Mailer Interface:

interface MailerInterface {
    function send($message);
}

Mailer class:

class Mailer implements MailerInterface {

    public $email;

    function setEmail($email) {
        $this->email = $email;
    }

    function send($message) {
        // Sending implementation...
    }

}

User class:

class User {

    public $mailer;

    function setMailer(MailerInterface $mailer) {
        $this->mailer = $mailer;
    }

    function register($email) {
        // Register user in database...
        $this->mailer->setEmail($email);
        $this->mailer->send("Welcome to our website!");
    }

}

Now I want to check the benefits in the mentioned example.

Modularity

User and Mailer classes are completely separate and stand-alone. If you make new User object, there won’t be an error even if there wasn’t any Mailer class.

Open/Close

No one has to modify Mailer class. Isn’t Mailer class qualified for your project? No problem at all. Thanks to Dependency Injection, you don’t have to use Mailer class. You may design your own mailer and inject it into User class as long as it implements MailerInterface (that just force you have send() method).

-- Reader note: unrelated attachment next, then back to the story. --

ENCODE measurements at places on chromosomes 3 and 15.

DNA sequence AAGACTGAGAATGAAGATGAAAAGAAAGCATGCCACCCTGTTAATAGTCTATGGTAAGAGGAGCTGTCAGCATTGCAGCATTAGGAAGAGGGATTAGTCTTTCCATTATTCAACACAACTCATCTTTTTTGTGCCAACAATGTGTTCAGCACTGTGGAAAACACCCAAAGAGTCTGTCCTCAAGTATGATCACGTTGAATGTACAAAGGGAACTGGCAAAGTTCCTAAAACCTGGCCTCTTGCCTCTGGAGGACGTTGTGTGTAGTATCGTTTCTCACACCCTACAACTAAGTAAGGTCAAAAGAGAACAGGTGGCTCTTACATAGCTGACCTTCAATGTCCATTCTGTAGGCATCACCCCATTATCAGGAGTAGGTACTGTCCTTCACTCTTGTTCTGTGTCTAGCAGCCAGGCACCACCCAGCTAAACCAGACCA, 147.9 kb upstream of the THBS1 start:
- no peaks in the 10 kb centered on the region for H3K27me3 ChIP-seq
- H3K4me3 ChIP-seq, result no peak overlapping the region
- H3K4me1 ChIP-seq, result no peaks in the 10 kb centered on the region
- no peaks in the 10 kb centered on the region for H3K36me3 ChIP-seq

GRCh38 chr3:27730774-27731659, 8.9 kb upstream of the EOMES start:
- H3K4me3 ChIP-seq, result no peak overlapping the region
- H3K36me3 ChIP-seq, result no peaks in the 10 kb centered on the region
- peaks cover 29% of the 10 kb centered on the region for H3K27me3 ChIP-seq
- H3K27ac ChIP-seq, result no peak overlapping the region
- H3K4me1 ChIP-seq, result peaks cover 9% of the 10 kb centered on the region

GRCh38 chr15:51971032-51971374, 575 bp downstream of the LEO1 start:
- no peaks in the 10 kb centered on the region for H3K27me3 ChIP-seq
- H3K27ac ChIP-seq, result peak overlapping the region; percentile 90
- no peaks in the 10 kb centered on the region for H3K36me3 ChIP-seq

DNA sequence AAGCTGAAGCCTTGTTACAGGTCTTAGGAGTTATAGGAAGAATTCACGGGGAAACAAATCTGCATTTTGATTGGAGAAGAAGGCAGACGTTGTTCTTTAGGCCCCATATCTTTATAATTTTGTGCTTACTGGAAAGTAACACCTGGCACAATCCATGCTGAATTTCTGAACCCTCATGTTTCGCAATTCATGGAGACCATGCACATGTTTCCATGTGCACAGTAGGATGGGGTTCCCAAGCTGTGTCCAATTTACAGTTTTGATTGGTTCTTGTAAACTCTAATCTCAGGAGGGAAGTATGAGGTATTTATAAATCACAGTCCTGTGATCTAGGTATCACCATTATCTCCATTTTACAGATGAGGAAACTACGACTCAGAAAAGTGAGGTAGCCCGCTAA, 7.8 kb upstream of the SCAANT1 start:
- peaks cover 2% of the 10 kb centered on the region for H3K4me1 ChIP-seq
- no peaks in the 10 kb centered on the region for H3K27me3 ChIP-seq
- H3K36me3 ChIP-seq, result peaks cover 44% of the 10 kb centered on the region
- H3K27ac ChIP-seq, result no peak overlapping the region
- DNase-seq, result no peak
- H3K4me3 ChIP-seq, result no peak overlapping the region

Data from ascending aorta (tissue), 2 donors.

See? It’s really nice aspect. I love it. Now you may understand “soft dependency” term so better.

Teamwork

Does User class implementer (programmer) has to wait for Mailer class implementer? Of course not! User class uses MailerInterface (which takes some minutes to be implemented) not User class.

Saving Time

It still up to project manager, but definitely in large-scale projects, it saves significant time.

Standard Coding

Now other people understand your codes better than ever.

Dependency Injection Container

When you use Dependency Injection, there must be a place to injection dependencies which called container.

Using simple container makes your application messy. There will be many objects on-the-fly and global. But you can use DI packages to manage the dependencies.

Next post I will talk about Dependency Injection Container.

Published by

Milad Rahimi

I’m a software engineer with some big targets, I love what I do and nothing else matters…